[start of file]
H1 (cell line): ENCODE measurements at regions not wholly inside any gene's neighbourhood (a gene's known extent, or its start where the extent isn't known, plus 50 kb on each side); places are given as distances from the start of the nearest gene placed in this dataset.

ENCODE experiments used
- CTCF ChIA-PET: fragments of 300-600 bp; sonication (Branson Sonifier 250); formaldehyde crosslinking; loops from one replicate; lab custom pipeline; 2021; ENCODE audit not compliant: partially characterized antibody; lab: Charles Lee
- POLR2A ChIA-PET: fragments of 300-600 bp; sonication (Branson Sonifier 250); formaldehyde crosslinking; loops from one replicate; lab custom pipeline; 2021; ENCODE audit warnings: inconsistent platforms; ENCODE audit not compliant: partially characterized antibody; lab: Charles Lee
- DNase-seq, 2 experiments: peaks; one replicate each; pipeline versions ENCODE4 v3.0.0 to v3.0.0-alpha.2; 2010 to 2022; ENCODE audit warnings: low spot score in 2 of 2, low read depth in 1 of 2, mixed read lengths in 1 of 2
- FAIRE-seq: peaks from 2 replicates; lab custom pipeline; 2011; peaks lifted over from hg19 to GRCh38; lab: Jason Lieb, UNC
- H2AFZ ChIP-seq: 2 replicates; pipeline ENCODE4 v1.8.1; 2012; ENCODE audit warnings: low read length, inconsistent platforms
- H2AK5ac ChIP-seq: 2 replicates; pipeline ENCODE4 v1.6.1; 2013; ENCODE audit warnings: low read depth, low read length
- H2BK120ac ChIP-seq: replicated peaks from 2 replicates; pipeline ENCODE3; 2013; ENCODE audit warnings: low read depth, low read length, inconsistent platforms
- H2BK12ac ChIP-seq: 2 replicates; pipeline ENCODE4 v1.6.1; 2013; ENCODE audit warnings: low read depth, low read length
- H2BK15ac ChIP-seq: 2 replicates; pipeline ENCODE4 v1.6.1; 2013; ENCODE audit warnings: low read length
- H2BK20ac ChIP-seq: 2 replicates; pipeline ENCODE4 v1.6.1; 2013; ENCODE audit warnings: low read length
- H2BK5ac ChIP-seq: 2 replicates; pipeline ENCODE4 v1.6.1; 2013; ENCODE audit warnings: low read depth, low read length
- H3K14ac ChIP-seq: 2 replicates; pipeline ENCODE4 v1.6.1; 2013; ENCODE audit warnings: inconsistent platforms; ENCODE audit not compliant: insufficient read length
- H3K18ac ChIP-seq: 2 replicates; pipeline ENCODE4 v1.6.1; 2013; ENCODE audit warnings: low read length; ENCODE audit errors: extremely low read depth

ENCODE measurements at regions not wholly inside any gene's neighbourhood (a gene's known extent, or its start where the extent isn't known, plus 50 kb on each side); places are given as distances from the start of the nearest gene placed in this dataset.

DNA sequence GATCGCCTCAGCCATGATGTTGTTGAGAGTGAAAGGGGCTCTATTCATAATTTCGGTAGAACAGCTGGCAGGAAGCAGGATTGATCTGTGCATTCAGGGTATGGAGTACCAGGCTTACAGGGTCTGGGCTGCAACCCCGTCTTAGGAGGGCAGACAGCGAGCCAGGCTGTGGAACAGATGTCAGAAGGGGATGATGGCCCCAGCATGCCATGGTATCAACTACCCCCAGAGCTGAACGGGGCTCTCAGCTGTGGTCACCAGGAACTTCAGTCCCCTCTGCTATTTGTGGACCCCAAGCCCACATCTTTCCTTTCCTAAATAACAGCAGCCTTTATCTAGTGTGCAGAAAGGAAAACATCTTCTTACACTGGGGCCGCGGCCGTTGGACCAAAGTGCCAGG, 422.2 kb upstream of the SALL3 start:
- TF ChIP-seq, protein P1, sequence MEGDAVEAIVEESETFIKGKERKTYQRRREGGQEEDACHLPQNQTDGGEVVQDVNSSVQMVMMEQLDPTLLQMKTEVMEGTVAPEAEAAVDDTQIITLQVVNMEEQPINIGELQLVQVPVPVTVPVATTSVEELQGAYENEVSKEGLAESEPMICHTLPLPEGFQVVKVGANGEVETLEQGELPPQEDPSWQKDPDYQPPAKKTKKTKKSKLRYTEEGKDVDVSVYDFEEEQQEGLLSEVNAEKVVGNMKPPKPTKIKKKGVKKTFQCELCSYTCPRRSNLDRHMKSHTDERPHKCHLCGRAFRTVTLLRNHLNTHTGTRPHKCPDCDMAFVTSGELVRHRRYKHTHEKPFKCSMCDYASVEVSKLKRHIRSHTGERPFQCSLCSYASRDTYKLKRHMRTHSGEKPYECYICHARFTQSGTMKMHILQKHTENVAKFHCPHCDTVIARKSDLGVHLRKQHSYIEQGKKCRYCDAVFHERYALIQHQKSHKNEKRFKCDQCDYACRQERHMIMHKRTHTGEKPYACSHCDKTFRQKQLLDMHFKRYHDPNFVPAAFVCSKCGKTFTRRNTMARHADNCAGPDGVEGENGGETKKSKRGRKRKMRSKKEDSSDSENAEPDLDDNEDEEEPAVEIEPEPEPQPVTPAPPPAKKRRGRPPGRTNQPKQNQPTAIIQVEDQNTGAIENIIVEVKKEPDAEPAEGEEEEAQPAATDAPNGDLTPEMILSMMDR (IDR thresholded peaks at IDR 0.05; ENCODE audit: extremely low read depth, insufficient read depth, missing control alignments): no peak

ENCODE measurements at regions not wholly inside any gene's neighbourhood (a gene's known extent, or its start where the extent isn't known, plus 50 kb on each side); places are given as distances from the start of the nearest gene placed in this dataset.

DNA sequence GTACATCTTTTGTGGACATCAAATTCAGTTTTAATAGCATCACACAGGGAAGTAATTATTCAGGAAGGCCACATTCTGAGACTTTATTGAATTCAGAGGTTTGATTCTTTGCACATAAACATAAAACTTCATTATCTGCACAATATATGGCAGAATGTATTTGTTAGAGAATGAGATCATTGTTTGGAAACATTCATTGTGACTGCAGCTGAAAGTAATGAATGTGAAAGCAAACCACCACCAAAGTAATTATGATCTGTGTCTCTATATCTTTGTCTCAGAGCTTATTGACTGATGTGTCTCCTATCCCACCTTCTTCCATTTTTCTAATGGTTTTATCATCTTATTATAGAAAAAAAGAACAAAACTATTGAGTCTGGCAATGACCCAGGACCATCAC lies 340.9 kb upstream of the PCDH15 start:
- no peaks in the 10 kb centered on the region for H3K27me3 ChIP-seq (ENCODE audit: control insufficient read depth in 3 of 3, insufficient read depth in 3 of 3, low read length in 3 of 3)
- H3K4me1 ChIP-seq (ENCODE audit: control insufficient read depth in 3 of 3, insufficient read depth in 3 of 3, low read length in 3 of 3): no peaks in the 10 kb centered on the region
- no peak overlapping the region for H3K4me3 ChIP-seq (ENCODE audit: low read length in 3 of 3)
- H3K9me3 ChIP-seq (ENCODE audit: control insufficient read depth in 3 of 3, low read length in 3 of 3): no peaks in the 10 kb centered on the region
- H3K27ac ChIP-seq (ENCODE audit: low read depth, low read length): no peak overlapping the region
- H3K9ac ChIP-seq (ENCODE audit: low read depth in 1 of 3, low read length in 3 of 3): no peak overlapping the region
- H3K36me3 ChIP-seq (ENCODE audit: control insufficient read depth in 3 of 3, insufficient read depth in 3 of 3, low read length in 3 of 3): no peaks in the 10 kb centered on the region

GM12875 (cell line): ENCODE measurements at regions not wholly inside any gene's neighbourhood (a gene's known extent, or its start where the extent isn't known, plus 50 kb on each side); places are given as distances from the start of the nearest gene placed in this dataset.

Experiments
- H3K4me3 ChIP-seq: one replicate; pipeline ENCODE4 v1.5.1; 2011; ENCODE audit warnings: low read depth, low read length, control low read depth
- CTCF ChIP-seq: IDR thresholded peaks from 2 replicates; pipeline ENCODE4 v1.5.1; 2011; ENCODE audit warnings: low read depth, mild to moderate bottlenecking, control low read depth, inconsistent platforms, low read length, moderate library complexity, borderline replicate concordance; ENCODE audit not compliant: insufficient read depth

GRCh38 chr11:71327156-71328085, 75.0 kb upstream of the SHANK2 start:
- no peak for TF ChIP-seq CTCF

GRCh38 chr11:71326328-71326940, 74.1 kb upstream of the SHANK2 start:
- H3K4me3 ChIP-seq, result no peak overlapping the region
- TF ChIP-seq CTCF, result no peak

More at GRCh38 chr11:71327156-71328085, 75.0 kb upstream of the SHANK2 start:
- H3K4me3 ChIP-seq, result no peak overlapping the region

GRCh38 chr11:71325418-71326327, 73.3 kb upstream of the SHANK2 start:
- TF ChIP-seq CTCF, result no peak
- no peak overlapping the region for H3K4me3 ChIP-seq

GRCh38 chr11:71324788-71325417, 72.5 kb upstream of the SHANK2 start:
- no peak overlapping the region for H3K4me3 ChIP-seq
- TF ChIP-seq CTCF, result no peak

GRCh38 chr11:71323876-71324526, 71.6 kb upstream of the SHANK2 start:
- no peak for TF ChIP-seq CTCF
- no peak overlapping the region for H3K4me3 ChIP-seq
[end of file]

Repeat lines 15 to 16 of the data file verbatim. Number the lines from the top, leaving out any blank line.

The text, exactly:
- H3K18ac ChIP-seq: 2 replicates; pipeline ENCODE4 v1.6.1; 2013; ENCODE audit warnings: low read length; ENCODE audit errors: extremely low read depth

ENCODE measurements at regions not wholly inside any gene's neighbourhood (a gene's known extent, or its start where the extent isn't known, plus 50 kb on each side); places are given as distances from the start of the nearest gene placed in this dataset.